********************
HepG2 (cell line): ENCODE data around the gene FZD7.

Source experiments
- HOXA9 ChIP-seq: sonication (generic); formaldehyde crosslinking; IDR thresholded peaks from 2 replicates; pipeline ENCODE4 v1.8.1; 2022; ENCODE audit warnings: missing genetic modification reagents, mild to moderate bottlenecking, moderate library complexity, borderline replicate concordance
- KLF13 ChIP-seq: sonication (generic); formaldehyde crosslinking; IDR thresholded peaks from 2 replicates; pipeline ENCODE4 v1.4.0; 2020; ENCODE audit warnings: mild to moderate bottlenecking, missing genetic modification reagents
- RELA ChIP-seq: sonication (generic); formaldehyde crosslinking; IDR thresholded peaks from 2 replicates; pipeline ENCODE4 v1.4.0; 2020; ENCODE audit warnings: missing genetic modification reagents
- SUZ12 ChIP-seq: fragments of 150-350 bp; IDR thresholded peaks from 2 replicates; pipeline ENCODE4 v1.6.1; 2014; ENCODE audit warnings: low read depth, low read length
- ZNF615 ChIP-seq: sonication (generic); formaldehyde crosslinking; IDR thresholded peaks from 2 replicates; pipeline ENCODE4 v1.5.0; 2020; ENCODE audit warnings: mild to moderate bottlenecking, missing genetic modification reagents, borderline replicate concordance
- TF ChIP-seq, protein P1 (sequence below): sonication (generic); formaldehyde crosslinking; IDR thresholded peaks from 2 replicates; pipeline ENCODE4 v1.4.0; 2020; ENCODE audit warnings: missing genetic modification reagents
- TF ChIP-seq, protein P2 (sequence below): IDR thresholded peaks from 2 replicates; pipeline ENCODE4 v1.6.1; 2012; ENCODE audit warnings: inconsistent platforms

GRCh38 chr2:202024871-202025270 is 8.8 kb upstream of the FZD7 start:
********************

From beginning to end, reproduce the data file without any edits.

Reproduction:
HepG2 (cell line): ENCODE data around the gene FZD7.

Source experiments
- HOXA9 ChIP-seq: sonication (generic); formaldehyde crosslinking; IDR thresholded peaks from 2 replicates; pipeline ENCODE4 v1.8.1; 2022; ENCODE audit warnings: missing genetic modification reagents, mild to moderate bottlenecking, moderate library complexity, borderline replicate concordance
- KLF13 ChIP-seq: sonication (generic); formaldehyde crosslinking; IDR thresholded peaks from 2 replicates; pipeline ENCODE4 v1.4.0; 2020; ENCODE audit warnings: mild to moderate bottlenecking, missing genetic modification reagents
- RELA ChIP-seq: sonication (generic); formaldehyde crosslinking; IDR thresholded peaks from 2 replicates; pipeline ENCODE4 v1.4.0; 2020; ENCODE audit warnings: missing genetic modification reagents
- SUZ12 ChIP-seq: fragments of 150-350 bp; IDR thresholded peaks from 2 replicates; pipeline ENCODE4 v1.6.1; 2014; ENCODE audit warnings: low read depth, low read length
- ZNF615 ChIP-seq: sonication (generic); formaldehyde crosslinking; IDR thresholded peaks from 2 replicates; pipeline ENCODE4 v1.5.0; 2020; ENCODE audit warnings: mild to moderate bottlenecking, missing genetic modification reagents, borderline replicate concordance
- TF ChIP-seq, protein P1 (sequence below): sonication (generic); formaldehyde crosslinking; IDR thresholded peaks from 2 replicates; pipeline ENCODE4 v1.4.0; 2020; ENCODE audit warnings: missing genetic modification reagents
- TF ChIP-seq, protein P2 (sequence below): IDR thresholded peaks from 2 replicates; pipeline ENCODE4 v1.6.1; 2012; ENCODE audit warnings: inconsistent platforms

GRCh38 chr2:202024871-202025270 is 8.8 kb upstream of the FZD7 start: